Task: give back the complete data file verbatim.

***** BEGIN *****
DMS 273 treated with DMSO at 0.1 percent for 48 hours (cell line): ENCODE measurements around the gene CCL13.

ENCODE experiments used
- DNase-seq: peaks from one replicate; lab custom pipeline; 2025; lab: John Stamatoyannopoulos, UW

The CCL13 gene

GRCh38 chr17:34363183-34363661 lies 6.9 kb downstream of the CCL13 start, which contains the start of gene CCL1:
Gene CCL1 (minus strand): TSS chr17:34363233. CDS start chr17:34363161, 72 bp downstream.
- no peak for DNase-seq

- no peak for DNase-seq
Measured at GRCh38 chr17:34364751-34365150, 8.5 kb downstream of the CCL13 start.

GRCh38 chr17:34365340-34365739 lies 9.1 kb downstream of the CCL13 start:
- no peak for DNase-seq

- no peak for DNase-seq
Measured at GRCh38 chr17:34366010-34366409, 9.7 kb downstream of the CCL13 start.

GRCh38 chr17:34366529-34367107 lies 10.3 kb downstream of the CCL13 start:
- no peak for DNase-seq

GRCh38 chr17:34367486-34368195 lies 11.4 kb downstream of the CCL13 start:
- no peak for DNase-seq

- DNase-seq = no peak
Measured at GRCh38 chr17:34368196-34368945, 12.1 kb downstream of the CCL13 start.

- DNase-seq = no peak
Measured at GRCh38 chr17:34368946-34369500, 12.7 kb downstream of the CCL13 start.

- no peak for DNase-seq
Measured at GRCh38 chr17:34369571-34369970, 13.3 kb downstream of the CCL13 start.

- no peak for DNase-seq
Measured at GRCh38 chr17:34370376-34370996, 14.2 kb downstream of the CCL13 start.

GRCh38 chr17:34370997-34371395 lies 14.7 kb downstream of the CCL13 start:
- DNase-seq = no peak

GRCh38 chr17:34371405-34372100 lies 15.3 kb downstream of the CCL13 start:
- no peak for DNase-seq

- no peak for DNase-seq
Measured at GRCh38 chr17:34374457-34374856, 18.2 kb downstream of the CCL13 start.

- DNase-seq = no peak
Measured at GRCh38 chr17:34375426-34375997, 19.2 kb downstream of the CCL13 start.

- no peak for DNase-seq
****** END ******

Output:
DMS 273 treated with DMSO at 0.1 percent for 48 hours (cell line): ENCODE measurements around the gene CCL13.

ENCODE experiments used
- DNase-seq: peaks from one replicate; lab custom pipeline; 2025; lab: John Stamatoyannopoulos, UW

The CCL13 gene

GRCh38 chr17:34363183-34363661 lies 6.9 kb downstream of the CCL13 start, which contains the start of gene CCL1:
Gene CCL1 (minus strand): TSS chr17:34363233. CDS start chr17:34363161, 72 bp downstream.
- no peak for DNase-seq

- no peak for DNase-seq
Measured at GRCh38 chr17:34364751-34365150, 8.5 kb downstream of the CCL13 start.

GRCh38 chr17:34365340-34365739 lies 9.1 kb downstream of the CCL13 start:
- no peak for DNase-seq

- no peak for DNase-seq
Measured at GRCh38 chr17:34366010-34366409, 9.7 kb downstream of the CCL13 start.

GRCh38 chr17:34366529-34367107 lies 10.3 kb downstream of the CCL13 start:
- no peak for DNase-seq

GRCh38 chr17:34367486-34368195 lies 11.4 kb downstream of the CCL13 start:
- no peak for DNase-seq

- DNase-seq = no peak
Measured at GRCh38 chr17:34368196-34368945, 12.1 kb downstream of the CCL13 start.

- DNase-seq = no peak
Measured at GRCh38 chr17:34368946-34369500, 12.7 kb downstream of the CCL13 start.

- no peak for DNase-seq
Measured at GRCh38 chr17:34369571-34369970, 13.3 kb downstream of the CCL13 start.

- no peak for DNase-seq
Measured at GRCh38 chr17:34370376-34370996, 14.2 kb downstream of the CCL13 start.

GRCh38 chr17:34370997-34371395 lies 14.7 kb downstream of the CCL13 start:
- DNase-seq = no peak

GRCh38 chr17:34371405-34372100 lies 15.3 kb downstream of the CCL13 start:
- no peak for DNase-seq

- no peak for DNase-seq
Measured at GRCh38 chr17:34374457-34374856, 18.2 kb downstream of the CCL13 start.

- DNase-seq = no peak
Measured at GRCh38 chr17:34375426-34375997, 19.2 kb downstream of the CCL13 start.

- no peak for DNase-seq